skip to main content

Publications

U.S. Supreme Court Declares Compelled Public Sector Agency Fees Unconstitutional

June 27, 2018

In a 5-4 decision, the United States Supreme Court today ruled that provisions requiring public employees to pay agency fees violate the First Amendment of the U.S. Constitution.  In doing so, the Supreme Court expressly overruled its own 41-year-old precedent.

This closely watched case arose from a challenge by an Illinois public employee to the requirement that he pay agency fees.  Prior case law prohibited public sector employees from being forced to join a union and pay union dues as a condition of employment.  However, twenty-two states permitted contractual provisions requiring employees to pay an agency fee to cover the costs of collective bargaining and contract administration.  The plaintiff in Janus argued that the requirement to pay an agency fee interfered with his First Amendment rights because it forced him to financially support his union’s political activities, even if he disagreed with them.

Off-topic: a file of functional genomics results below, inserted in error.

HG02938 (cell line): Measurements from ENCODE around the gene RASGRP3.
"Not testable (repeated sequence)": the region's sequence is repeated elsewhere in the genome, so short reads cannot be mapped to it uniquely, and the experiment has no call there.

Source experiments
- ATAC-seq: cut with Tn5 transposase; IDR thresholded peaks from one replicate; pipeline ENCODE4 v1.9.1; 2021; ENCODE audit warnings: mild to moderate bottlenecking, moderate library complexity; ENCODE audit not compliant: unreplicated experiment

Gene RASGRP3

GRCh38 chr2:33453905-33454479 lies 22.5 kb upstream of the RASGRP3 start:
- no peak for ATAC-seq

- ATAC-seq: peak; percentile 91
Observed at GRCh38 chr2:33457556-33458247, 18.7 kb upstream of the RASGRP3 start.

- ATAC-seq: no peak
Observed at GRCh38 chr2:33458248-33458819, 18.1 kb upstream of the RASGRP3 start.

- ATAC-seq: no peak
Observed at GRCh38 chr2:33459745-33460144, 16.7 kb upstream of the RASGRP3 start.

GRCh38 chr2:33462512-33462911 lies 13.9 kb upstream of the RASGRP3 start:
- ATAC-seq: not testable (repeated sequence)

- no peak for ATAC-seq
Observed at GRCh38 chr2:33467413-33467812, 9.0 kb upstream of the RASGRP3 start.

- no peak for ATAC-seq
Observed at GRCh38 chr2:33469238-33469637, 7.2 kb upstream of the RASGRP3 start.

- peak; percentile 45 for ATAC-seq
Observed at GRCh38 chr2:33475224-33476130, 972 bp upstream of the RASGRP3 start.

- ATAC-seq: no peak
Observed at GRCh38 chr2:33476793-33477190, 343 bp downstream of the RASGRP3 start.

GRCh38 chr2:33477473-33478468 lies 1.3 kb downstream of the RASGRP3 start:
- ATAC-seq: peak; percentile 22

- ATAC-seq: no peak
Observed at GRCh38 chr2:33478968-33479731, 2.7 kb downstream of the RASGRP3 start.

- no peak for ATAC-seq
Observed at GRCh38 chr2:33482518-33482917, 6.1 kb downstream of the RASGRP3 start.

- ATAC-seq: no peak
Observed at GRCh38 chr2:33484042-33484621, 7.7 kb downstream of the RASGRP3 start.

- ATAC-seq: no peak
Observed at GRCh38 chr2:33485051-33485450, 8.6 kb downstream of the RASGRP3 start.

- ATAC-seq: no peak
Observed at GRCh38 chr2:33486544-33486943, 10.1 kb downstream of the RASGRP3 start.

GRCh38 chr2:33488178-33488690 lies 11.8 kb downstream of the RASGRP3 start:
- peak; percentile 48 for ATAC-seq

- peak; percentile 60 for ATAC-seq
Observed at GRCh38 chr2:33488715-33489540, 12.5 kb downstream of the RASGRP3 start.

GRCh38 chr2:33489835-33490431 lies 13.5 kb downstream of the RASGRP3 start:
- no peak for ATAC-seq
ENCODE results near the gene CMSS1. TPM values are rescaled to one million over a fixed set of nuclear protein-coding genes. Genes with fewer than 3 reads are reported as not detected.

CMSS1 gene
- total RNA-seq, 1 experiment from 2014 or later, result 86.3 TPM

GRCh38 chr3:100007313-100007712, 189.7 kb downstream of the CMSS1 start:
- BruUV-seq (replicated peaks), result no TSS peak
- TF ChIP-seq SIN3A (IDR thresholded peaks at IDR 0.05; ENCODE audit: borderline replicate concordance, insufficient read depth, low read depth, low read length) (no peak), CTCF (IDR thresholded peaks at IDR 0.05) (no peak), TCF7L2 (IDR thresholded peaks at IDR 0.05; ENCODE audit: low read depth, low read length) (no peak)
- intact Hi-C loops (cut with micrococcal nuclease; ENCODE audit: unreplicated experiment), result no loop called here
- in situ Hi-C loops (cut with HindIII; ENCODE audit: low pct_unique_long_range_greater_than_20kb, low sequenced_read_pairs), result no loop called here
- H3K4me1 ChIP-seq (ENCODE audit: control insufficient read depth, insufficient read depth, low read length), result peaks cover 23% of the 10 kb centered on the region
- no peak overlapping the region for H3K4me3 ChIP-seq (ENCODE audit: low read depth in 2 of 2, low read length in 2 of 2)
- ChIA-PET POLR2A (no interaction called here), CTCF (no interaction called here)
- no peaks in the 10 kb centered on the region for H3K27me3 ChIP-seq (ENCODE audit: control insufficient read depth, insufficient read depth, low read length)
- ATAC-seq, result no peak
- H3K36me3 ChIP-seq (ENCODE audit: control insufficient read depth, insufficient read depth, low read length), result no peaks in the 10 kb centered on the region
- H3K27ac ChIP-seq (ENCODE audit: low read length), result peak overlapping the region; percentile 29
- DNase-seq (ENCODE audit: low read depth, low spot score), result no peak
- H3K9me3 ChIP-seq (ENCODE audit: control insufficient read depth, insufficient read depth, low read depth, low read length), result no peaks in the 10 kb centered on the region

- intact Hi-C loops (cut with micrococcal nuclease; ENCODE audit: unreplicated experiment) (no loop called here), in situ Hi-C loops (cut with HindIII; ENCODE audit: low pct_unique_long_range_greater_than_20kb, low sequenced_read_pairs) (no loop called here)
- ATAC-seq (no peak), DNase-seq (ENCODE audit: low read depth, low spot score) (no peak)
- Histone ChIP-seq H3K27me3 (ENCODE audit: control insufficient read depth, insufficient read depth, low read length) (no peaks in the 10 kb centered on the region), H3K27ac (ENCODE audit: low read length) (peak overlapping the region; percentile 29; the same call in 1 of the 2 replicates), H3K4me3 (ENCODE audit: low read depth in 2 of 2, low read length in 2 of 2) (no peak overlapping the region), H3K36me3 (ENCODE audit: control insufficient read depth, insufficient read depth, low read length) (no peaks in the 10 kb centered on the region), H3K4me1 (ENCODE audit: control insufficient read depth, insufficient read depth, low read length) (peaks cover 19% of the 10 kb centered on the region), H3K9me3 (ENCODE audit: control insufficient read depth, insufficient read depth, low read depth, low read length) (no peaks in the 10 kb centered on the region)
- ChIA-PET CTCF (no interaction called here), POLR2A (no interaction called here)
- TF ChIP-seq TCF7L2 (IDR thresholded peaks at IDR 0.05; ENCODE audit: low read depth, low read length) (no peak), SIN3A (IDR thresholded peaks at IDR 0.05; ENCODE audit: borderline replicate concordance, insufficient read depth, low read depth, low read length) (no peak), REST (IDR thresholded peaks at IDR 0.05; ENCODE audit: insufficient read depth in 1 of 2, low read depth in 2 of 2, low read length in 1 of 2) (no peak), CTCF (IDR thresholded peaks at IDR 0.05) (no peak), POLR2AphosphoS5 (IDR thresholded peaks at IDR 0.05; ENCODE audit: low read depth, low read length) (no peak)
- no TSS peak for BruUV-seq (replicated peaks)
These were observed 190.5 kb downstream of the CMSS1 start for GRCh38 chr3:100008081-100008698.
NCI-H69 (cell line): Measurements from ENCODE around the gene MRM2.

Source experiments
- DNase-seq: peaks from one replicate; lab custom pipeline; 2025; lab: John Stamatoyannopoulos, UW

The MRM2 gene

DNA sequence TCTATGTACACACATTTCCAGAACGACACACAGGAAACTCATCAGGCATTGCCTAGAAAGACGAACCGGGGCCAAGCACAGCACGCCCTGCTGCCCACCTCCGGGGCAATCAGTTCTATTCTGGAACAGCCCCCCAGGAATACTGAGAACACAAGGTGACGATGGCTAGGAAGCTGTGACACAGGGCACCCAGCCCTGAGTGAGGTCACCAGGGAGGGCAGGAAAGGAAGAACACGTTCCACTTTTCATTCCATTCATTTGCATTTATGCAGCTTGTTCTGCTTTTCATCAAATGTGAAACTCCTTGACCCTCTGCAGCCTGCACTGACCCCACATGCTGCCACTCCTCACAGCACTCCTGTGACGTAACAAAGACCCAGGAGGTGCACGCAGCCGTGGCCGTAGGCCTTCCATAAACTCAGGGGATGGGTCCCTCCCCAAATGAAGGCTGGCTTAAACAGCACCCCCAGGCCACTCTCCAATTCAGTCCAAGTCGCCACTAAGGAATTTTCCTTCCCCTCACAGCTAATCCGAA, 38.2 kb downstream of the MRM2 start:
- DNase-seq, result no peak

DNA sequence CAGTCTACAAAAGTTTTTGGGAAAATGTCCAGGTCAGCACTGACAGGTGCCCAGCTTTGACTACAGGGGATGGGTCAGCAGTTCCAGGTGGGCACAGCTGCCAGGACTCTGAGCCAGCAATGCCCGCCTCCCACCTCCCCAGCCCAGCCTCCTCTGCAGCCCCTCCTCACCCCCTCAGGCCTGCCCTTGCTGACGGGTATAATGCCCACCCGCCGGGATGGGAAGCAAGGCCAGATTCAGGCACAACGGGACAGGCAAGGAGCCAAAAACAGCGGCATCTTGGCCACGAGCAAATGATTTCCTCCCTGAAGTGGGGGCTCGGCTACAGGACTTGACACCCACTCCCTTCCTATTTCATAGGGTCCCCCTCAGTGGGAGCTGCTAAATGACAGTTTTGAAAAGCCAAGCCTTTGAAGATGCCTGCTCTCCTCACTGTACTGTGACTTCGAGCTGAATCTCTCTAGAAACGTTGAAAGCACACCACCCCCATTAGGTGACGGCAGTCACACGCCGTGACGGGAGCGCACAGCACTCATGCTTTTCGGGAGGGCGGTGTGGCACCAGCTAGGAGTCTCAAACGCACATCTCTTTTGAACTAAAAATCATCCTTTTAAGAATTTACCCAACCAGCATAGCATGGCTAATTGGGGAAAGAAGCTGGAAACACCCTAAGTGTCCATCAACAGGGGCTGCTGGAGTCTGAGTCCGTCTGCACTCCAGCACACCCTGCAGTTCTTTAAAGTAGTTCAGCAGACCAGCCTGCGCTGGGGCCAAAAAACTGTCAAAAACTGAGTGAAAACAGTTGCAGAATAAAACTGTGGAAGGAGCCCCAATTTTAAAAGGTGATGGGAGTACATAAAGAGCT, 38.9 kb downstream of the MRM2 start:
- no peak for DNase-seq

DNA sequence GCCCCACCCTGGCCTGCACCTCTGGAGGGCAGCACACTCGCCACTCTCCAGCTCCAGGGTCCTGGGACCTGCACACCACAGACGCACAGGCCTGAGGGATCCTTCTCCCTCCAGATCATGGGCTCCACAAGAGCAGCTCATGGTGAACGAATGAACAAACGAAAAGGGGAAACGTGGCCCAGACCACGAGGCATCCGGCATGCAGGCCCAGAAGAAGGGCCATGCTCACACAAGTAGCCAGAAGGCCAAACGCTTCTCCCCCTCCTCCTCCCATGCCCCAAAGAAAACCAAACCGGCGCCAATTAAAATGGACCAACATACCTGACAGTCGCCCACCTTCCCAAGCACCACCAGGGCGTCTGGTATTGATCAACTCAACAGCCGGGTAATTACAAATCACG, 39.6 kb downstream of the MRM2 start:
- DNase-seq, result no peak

The immediate effect of the Court’s decision is that agency fee (or “fair share” fee) provisions in collective bargaining agreements are invalid.  The Court specifically states that agency fees and similar payments may not be deducted from an employee’s pay unless the employee has expressly consented to the deduction.  This statement suggests that employers should stop deducting agency fees unless and until an employee has affirmatively consented.  Because Connecticut law requires express employee consent for payroll deductions, Connecticut public sector employees have likely already consented to the deduction of agency fees.  However, public sector employers should be prepared for employees approaching them and requesting that the agency fee deductions be stopped, effectively withdrawing their consent.

We expect further litigation to address various issues related to this ruling.  Stay tuned for further analysis of the ramifications of this landmark decision.

© Shipman & Goodwin LLP, 2018. All Rights Reserved.